President Trump has Noticed the Lordstown Closure

Matthew McMullan

Matthew McMullan Communications Manager, Alliance for American Manufacturing

The General Motors plant in Lordstown, Ohio closed a few weeks ago. This has put a lot of American autoworkers out of a job, and – should the plant remain shuttered – it’ll have a serious effect on economy in northeast Ohio no matter what President Trump tweets about it.

And oh, was he tweeting about it in the last 24 hours. To be fair, he also tweeted about the Mueller investigation, and did some light scaremongering about MS-13, but on Sunday the president clearly had Lordstown on his mind.

This is, after all, an issue near and dear to his heart. He was elected in states like Ohio largely on his promises to bring manufacturing jobs back, and he often got very specific about it. In Youngstown (just up the road from Lordstown) during the 2016 presidential campaign, he basically promised to save local industry:

So … it doesn’t look very good when a major employer ignores your browbeating from the bully pulpit and makes a business decision based on cold, hard economics. That’s how GM has framed this decision all along; it says the North American market isn’t calling for sedans anymore, and that made the Lordstown plant (home of the Cruze) expendable.

But it’s not like the writing wasn’t on the wall. GM has been laying off Lordstown shifts for some time now, and the local United Autoworkers president had appealed directly to President Trump to intervene more than once.

He didn’t get a response, though, until he criticized President Trump's inaction on a television show he’s known to watch, and then the president called him a "Democrat" and told him to "stop complaining."

That’s more or less how it went down after Trump made a big show out of saving jobs at a Carrier furnace factory in Indianapolis. He inflated the number of jobs retained, got called out on it by another local union president, and insulted that guy on Twitter, too.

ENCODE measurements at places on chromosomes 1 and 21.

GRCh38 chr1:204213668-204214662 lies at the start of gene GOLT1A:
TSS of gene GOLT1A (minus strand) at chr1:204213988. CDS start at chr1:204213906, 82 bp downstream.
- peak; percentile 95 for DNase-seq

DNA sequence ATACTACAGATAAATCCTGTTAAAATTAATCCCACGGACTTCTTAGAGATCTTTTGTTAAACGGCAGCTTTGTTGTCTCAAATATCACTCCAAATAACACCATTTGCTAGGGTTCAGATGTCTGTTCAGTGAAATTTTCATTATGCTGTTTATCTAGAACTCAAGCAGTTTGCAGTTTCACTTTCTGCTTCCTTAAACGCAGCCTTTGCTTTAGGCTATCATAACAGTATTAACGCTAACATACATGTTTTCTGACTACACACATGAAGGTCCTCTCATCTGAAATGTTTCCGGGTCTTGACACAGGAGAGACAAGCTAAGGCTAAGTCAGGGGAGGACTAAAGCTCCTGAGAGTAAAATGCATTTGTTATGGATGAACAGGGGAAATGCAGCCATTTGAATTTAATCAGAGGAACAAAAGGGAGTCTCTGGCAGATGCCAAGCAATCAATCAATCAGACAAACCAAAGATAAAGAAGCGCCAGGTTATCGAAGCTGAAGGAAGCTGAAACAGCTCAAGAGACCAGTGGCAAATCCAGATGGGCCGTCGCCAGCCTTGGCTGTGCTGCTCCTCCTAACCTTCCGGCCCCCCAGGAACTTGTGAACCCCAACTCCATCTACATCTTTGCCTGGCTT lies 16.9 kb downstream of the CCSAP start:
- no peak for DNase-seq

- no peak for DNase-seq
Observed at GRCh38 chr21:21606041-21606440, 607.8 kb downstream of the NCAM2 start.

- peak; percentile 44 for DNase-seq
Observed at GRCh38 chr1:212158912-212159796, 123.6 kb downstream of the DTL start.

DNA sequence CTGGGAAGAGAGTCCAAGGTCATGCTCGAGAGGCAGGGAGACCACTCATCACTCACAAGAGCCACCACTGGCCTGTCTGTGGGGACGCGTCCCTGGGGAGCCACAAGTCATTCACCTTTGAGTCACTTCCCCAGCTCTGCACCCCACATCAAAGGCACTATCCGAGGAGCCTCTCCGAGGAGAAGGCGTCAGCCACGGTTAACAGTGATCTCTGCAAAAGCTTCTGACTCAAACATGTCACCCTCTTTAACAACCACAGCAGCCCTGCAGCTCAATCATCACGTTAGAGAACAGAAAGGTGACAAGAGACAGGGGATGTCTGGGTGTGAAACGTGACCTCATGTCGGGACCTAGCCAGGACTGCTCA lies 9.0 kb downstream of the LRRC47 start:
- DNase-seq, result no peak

Lost in this very presidential sniping, though, are the plights of the autoworkers in Lordstown, who have few options now that their jobs are gone. Moving to another GM plant in another town is one, and it might be their best alternative. That local UAW president put it like this to Reuters:

"If you don’t want a job flipping burgers for minimum wage, you got to get the hell out of here."

***

Reposted from AAM

Posted In: Allied Approaches, From Alliance for American Manufacturing

Union Matters

Steel for Wind Power

From the USW

From tumbledown bridges to decrepit roads and failing water systems, crumbling infrastructure undermines America’s safety and prosperity. In coming weeks, Union Matters will delve into this neglect and the urgent need for a rebuilding campaign that creates jobs, fuels economic growth and revitalizes communities. 

Siemens Gamesa last month laid off 130 workers at its turbine blade manufacturing plant in Iowa, just months after GE Renewable Energy decided to close an Arkansas factory and eliminate 470 jobs.

The companies reported shrinking demand for their products, even though U.S. consumption of wind energy increases every year.

America’s prosperity depends not only on harnessing this crucial energy source but also ensuring that highly skilled U.S. workers build the components with the cleanest technology available.

Right now, the nation relies on imported steel and turbine components from foreign manufacturers like China while America’s own steel industry—well equipped for this production—struggles because of dumping and other unfair trade practices.

Steel makes up the bulk of turbine hubs and the wind towers themselves. It’s also used to make the cranes and platforms necessary for installing the towers.

Yet the potential boon to America’s steel industry is just one reason to ramp up domestic production of wind energy infrastructure.

American steel production ranks among the cleanest in the world, while China has the highest carbon emissions of any steelmaking nation and flouts environmental regulations.

The nation’s highly-skilled steelmaking workforce must play an essential role in the deeply-needed revitalization and modernization of the nation’s failing infrastructure. Producing the components for harnessing wind energy domestically and cleanly is an important step that will put Americans to work and position the United States to be world leaders in this growing industry.

 

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There is Dignity in All Work

There is Dignity in All Work